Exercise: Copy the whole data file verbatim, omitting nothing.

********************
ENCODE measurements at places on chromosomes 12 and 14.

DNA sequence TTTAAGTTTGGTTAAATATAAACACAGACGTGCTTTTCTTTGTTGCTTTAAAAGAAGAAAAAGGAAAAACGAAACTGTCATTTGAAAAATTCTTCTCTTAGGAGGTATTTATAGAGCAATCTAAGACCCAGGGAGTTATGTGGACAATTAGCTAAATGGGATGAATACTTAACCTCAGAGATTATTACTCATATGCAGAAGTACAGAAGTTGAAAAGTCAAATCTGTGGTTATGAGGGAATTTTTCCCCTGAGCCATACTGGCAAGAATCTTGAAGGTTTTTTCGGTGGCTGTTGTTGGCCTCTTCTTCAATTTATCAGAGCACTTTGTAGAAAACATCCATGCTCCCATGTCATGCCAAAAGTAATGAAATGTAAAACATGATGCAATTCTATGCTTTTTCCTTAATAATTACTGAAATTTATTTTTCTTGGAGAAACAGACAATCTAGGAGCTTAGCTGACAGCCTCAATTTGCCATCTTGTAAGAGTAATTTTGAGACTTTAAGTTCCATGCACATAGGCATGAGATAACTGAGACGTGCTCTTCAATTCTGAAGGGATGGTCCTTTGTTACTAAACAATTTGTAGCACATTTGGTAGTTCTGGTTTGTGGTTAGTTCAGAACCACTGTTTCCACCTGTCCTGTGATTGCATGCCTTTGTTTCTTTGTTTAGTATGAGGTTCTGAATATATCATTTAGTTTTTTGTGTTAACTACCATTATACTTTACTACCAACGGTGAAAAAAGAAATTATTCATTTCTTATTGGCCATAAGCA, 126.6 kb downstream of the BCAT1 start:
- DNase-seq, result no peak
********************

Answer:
ENCODE measurements at places on chromosomes 12 and 14.

DNA sequence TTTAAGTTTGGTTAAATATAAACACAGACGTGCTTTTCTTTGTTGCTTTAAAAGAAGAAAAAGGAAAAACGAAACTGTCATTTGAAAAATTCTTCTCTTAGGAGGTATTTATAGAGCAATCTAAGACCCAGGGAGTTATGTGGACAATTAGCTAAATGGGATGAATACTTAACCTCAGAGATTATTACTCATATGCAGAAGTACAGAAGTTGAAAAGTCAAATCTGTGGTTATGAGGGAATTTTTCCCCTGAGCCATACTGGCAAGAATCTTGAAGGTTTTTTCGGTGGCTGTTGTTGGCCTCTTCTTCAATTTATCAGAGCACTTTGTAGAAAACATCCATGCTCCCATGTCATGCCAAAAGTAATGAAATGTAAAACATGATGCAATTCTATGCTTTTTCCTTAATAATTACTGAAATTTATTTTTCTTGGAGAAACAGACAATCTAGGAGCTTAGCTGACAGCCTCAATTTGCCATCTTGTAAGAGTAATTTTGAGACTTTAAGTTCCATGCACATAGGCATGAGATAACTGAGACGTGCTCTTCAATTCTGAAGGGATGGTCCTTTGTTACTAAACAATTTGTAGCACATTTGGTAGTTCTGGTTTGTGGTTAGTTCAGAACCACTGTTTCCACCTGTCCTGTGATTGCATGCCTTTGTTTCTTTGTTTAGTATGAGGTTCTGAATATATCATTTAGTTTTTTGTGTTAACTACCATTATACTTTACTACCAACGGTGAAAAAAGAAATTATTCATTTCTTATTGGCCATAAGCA, 126.6 kb downstream of the BCAT1 start:
- DNase-seq, result no peak